There does seem to be some weight to this assumption - I recall speaking with Jathedar Baba Nihal Singh ji, a leader of the Nihungs/Nihangs (a Sikh martial group) and was told it took 40 days or so to learn Gatka. 40 days! I was shocked, considering I was training in karate at the time and it would take me years to learn my style!

    Without a doubt, more reasearch is needed in this area.

    regards,
    Perpinder

    Quote Originally Posted by josh stout View Post
    According to my friend who is a professor of East Asian (Indian) religion, Sikh martial techniques would have had their origin in Persia. She went so far as to claim that India did not have purely indigenous martial arts, which I find a bit difficult to believe unless you stress the word "purely". Nevertheless, she was quite sure about the Persian martial influence. I would like to see some more videos of Persian martial arts to compare the two. My guess is that you see a bit more of Yoga type movements in the Indian styles.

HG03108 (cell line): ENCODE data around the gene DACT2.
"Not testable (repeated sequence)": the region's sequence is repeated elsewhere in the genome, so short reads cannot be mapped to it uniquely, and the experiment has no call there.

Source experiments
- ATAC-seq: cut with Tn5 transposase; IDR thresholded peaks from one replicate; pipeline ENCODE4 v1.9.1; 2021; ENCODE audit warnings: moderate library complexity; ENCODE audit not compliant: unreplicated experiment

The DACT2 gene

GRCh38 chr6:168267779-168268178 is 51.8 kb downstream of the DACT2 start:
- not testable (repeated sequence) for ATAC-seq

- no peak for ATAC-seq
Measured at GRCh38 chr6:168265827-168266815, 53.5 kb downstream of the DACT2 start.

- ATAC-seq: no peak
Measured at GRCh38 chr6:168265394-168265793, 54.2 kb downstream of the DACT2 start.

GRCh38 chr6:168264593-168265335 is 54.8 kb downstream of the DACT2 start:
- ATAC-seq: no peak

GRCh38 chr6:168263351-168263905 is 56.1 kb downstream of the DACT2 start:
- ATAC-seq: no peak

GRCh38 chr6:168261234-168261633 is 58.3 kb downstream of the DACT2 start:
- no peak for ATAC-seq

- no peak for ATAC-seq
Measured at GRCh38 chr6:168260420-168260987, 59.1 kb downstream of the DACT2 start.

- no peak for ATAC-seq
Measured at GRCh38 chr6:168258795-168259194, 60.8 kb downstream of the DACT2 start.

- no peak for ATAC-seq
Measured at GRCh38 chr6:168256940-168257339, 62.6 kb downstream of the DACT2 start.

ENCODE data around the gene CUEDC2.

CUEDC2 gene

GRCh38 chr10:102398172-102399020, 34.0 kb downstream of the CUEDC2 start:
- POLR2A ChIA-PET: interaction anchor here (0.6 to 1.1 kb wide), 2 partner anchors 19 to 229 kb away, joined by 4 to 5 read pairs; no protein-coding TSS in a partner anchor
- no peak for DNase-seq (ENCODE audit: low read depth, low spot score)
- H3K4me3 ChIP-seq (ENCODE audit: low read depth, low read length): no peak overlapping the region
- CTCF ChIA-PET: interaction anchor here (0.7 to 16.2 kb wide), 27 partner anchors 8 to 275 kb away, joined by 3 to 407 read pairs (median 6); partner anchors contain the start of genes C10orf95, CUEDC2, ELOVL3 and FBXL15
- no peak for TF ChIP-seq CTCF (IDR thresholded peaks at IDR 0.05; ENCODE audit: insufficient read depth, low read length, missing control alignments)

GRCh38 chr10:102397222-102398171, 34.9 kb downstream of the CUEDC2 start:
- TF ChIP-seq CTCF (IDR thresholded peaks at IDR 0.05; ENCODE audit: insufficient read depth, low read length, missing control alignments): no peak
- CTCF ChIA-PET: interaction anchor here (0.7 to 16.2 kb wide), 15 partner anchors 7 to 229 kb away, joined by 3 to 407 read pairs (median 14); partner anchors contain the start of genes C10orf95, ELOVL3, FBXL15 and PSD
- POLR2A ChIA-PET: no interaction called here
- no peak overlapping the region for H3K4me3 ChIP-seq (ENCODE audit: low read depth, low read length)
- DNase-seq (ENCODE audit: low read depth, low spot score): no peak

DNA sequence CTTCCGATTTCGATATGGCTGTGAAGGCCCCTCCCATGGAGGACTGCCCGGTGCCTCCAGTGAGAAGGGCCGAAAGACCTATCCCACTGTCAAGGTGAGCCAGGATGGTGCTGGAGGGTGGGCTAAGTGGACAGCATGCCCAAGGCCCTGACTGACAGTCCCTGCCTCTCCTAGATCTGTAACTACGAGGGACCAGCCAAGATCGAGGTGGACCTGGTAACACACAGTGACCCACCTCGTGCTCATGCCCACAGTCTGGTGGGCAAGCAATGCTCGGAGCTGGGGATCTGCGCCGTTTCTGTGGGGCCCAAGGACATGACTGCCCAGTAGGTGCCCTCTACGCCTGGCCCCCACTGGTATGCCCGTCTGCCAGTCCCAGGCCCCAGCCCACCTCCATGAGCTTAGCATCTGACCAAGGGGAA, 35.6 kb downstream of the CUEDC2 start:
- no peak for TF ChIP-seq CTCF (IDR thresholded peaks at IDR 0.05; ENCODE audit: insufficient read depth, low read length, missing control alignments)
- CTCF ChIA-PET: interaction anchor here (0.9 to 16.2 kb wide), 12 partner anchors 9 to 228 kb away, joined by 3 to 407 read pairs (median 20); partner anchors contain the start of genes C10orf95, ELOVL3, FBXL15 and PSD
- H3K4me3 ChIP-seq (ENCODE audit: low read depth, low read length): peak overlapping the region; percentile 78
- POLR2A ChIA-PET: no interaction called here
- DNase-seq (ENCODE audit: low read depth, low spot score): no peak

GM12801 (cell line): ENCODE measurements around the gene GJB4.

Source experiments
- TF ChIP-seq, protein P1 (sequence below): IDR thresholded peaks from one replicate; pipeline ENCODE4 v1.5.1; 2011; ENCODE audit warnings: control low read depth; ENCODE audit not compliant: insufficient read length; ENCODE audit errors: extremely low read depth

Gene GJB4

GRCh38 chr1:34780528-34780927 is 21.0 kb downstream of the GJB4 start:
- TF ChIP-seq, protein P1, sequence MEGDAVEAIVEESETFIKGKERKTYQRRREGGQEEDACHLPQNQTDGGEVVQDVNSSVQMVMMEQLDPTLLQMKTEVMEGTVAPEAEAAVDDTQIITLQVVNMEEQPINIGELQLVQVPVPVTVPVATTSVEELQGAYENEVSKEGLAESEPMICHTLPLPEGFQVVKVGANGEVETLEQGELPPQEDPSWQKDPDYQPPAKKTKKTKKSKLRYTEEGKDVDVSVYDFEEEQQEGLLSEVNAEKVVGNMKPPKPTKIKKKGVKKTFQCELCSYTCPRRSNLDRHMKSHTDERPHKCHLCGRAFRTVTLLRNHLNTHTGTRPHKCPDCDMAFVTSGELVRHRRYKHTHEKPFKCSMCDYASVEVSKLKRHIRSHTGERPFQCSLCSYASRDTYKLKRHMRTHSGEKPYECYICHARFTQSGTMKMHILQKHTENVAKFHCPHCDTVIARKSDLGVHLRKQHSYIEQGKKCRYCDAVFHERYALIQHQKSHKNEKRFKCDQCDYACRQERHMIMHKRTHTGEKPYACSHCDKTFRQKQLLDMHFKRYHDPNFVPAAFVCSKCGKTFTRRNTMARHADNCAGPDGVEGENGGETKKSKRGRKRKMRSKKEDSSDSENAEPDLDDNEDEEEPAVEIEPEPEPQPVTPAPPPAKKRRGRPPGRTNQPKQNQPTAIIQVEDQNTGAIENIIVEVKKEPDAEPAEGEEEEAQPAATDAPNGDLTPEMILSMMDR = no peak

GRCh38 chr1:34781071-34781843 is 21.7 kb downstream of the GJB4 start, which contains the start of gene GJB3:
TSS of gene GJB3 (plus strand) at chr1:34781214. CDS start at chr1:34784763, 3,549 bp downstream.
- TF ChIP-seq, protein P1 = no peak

Josh

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    I think you can see similar theme's of one martial art in another... but there is usually enough of a difference to say that each is distinct ! I would also think that a martial art has to survive by being effective or how else would it stand the test of time

    i'd put my money on a regional development and origin... with a small touch of cross-cultural influence.... as usually when some cultures have ties, there is some cross-cultural sharing of differing degrees..

    I'd definitely like to see more on this subject..